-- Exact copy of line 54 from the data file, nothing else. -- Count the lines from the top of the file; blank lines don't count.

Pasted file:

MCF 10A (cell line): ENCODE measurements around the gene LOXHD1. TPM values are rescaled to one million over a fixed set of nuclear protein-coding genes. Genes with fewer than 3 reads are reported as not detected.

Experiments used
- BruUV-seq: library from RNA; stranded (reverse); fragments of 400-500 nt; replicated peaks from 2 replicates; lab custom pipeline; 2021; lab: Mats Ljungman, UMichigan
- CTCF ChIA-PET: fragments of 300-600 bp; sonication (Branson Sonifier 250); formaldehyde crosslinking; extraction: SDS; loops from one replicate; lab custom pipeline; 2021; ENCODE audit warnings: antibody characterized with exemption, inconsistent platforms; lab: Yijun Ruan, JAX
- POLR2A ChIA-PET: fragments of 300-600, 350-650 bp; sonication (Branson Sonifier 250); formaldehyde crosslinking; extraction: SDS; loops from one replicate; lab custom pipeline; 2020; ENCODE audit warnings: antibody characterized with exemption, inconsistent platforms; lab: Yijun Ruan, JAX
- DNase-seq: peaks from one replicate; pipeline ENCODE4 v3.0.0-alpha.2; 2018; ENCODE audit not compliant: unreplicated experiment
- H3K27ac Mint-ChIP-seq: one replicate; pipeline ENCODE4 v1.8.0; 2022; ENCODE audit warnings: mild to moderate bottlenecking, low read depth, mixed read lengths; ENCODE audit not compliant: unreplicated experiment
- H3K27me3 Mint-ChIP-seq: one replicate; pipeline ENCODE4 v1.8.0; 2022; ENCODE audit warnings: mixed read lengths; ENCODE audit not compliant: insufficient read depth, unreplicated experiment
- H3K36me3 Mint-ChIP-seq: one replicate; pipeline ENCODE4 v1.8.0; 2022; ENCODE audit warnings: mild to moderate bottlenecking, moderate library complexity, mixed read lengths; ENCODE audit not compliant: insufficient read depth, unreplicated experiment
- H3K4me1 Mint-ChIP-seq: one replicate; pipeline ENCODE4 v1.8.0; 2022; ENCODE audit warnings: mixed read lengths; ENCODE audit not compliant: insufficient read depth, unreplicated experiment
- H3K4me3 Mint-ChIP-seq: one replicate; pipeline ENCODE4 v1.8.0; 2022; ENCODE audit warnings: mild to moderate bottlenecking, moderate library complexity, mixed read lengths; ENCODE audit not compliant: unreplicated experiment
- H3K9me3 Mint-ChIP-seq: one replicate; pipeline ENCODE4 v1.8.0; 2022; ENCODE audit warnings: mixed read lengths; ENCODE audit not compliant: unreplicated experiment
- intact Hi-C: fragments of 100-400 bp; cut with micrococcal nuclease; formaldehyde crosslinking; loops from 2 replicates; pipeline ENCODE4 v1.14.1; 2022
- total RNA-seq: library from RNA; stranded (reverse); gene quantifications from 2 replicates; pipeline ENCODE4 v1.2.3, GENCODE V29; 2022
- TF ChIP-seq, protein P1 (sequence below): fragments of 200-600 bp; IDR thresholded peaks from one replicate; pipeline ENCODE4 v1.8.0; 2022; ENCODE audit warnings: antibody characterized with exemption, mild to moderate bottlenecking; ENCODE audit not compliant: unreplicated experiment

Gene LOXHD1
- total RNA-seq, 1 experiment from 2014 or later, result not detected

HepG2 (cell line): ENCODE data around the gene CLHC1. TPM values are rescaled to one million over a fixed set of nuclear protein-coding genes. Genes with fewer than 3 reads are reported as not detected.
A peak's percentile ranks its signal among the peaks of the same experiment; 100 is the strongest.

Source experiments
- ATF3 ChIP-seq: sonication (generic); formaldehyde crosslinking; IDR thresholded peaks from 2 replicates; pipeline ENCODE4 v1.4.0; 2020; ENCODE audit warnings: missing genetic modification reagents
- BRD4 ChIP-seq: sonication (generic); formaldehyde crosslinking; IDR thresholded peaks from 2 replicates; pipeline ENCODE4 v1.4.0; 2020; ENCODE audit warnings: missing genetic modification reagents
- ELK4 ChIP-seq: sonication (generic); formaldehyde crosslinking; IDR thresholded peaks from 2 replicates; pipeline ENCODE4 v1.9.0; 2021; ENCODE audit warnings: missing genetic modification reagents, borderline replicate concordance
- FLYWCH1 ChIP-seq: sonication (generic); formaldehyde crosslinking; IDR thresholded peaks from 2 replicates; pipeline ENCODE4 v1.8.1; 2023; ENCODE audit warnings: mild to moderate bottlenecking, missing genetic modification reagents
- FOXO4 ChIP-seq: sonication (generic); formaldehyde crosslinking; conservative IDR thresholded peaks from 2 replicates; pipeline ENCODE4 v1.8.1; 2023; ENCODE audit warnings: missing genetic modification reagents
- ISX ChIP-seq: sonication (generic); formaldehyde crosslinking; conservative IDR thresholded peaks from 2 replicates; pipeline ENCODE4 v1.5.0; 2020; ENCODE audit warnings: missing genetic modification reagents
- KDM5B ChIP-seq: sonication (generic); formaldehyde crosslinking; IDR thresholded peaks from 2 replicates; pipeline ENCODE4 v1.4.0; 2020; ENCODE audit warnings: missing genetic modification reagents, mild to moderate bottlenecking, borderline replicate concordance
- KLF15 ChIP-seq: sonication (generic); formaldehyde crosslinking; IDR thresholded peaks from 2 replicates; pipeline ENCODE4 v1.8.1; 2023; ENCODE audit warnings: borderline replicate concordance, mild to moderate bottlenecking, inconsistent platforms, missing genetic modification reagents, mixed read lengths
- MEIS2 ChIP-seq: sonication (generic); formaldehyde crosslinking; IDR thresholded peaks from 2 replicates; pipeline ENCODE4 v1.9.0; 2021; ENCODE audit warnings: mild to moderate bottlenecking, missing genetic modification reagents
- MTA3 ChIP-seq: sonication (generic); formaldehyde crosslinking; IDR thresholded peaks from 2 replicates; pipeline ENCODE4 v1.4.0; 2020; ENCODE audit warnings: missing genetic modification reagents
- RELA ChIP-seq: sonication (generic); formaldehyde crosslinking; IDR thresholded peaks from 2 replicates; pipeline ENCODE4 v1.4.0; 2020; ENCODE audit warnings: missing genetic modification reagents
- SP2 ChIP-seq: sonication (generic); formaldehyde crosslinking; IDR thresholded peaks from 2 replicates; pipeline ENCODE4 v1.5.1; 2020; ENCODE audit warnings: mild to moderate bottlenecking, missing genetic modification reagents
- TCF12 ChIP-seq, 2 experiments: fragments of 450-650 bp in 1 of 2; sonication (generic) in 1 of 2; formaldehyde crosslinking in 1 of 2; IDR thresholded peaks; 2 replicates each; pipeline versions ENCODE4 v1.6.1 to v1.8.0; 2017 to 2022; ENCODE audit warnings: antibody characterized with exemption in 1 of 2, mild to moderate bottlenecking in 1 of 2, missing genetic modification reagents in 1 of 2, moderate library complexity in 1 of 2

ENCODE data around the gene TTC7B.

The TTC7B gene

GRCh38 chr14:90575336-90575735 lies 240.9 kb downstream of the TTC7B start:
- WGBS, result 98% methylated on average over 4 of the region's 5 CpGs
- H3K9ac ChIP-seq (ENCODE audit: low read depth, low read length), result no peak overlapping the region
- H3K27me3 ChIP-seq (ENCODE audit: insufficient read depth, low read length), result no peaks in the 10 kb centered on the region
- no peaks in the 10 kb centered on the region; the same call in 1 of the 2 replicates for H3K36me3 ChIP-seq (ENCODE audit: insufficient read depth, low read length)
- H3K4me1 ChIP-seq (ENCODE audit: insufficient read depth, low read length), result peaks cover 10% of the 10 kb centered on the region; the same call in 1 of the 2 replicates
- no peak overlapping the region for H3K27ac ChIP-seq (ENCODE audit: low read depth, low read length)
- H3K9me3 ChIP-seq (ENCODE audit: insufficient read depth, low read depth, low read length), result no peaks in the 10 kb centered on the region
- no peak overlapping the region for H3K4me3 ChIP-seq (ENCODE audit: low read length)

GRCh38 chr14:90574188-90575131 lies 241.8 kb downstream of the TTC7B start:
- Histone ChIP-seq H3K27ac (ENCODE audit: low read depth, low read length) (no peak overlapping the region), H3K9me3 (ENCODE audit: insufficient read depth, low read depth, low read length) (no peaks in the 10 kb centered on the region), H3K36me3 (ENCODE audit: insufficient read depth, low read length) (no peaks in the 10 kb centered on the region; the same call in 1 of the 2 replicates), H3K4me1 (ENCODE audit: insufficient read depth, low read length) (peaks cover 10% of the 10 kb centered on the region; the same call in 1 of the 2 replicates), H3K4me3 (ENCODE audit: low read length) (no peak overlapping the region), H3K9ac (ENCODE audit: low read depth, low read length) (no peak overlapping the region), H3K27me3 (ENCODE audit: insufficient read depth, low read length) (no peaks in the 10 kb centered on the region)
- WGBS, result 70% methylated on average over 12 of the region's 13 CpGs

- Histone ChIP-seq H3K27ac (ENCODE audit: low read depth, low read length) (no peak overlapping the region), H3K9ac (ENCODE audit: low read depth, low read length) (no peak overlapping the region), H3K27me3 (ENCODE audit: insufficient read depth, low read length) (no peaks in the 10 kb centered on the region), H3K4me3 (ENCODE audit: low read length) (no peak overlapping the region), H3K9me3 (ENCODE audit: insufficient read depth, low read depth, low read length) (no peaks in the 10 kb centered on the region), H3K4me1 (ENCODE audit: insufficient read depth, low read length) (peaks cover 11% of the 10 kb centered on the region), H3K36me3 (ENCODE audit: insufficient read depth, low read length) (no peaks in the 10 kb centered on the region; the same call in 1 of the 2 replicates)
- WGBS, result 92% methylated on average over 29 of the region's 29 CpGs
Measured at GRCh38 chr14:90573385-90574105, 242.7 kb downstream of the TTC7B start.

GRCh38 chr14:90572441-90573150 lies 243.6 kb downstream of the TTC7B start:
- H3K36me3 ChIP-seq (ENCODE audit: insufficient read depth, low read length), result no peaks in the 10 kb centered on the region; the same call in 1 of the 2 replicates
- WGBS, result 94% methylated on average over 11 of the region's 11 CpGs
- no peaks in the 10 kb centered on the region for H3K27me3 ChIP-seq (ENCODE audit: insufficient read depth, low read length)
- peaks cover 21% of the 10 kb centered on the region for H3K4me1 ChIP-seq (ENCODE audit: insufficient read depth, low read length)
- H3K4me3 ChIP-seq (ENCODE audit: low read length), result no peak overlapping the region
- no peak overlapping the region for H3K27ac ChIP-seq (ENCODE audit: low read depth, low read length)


- no peaks in the 10 kb centered on the region for H3K27me3 ChIP-seq (ENCODE audit: insufficient read depth, low read length)